Talk about a stark contrast to last year's AT&T Developer Summit: instead of blasting out a large number of devices, the Pantech Discover was the carrier's sole handset announcement today. It's certainly a spotlight hog, though -- the budget-friendly smartphone is making its way to store shelves on January 11th for $50, and it's bringing an entourage of premium features. Boasting a 4.8-inch 720p TFT display, 12.6MP camera, 1.5GHz dual-core Snapdragon S4 Plus, 2,100mAh battery and 16GB internal storage with microSD capacity, it's one of the most tempting phones we've ever seen in this price tier (on paper, at least). We've been able to spend some quality time with the Discover. We have some photos after the break, and keep on reading below as we collect our thoughts and first impressions of the surprisingly solid device.
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Our biggest concern going into our hands-on with the Discover was the fact that it offers an abnormally large number of higher-end features for $50 -- for instance, does the camera actually offer decent quality, or is it just a victim of the megapixel war? Many of those particular questions will need to wait to be answered in our full review, but overall we didn't feel as though the Discover was short-changed on quality. Nothing on the phone exuded cheapness, and we couldn't find any visible flaws in the hardware or software performance. The removable back cover is textured plastic, which helps deliver a better grip without us having to worry about fingerprints, and has a curvacious design that we've never seen on any smartphone; all told, we're pleasantly surprised with how it looks, and more so how the 4.8-inch frame and 9.1mm thickness feels in our hands.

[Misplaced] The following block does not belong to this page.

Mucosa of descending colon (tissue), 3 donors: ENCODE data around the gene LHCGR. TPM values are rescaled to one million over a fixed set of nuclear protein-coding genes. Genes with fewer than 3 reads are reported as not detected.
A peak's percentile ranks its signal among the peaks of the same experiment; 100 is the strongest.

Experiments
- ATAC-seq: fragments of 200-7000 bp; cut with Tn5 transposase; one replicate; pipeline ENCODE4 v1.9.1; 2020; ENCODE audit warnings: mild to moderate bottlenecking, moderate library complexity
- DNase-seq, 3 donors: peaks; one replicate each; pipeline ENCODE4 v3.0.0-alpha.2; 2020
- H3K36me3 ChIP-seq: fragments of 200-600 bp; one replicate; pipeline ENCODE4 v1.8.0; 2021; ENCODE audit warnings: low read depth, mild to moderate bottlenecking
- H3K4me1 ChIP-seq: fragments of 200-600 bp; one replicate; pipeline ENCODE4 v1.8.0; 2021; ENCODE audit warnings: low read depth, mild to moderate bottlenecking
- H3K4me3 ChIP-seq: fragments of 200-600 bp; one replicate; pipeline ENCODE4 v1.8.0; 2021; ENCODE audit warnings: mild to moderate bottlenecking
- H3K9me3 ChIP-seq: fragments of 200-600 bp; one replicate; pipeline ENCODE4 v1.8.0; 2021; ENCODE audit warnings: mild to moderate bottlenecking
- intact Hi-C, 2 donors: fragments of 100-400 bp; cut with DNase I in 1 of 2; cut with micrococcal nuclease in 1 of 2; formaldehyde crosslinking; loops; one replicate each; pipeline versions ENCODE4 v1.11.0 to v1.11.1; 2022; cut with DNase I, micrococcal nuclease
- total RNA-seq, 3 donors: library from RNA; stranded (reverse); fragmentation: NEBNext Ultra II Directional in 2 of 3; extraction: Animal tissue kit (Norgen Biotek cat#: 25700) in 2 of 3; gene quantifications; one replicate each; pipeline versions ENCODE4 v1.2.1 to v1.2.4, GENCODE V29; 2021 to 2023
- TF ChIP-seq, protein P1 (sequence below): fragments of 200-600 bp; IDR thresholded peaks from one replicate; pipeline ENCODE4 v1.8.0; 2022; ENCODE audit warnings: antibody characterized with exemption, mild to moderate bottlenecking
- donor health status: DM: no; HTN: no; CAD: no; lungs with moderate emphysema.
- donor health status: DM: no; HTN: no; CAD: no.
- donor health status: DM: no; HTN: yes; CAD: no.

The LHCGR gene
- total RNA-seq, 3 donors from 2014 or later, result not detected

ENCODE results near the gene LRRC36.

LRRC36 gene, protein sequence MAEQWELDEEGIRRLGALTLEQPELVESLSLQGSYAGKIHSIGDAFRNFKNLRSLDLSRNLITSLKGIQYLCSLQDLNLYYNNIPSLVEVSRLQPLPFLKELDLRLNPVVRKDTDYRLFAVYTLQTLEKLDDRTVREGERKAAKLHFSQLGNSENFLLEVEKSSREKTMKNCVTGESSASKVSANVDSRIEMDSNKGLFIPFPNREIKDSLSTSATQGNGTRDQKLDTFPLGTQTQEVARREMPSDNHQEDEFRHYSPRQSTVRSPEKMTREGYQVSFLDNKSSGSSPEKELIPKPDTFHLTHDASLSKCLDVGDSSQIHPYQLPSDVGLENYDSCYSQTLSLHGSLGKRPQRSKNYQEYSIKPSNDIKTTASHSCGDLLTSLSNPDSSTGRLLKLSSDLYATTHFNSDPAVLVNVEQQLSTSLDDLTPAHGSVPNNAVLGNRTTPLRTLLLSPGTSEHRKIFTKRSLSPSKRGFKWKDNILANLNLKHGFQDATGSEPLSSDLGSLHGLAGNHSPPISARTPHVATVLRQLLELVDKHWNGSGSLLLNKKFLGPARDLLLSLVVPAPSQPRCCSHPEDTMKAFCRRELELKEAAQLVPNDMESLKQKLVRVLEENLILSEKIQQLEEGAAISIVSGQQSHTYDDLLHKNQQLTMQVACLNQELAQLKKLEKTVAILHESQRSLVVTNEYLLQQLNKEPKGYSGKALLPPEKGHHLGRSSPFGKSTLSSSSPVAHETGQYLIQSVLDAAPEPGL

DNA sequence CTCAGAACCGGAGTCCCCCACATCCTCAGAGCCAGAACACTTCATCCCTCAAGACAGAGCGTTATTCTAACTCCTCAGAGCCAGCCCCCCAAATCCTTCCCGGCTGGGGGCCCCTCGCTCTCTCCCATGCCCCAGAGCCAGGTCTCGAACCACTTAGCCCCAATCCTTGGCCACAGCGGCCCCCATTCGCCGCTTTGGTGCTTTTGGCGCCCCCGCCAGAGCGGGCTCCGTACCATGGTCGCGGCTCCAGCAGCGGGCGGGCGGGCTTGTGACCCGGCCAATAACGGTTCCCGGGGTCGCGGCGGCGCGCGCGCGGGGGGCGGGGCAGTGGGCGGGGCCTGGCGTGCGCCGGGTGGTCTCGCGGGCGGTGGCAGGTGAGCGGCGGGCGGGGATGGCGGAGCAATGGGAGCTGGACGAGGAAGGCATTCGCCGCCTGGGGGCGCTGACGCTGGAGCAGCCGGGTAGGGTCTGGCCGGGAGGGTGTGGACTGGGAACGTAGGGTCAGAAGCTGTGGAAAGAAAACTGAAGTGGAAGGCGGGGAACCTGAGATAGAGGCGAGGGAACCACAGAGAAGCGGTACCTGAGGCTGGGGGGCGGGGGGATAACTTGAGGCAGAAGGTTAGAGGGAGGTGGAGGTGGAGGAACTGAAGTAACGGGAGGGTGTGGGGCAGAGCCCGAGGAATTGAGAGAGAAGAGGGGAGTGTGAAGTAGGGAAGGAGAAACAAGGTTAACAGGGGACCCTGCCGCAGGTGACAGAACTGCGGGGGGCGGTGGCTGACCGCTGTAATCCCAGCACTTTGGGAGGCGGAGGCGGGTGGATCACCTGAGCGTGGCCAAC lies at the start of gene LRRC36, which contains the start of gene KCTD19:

The 720p TFT display is crisp and offers above-average viewing angles, and it does so without using a PenTile matrix. Up above the screen is a 2MP front-facing camera -- again, a nice touch for a lower-end handset -- and below you'll find virtual navigation buttons.
Flanking the phone on the left and right sides are a pair of 3D surround sound speakers. We watched a quick movie and didn't feel particularly impressed by the volume, but they're slightly above average when compared to the majority of speakerphones on the market -- especially around its pricing tier. Also, we noticed that the speakers didn't produce as much of a stereo effect as we would've preferred whilst watching a movie, since both speakers are located on the same side of the phone in landscape mode. That slight frustration aside, the Discover is otherwise a solid handset that appears to perform quite well, and Pantech's recent history has shown us that this likely isn't just a small hiccup. We'll get our hands on a review unit soon enough to put it through its paces, but in the meantime, check out our photos (and video) to get a closer look at the splendidly-specced midrange phone.
Jon Fingas contributed to this hands-on.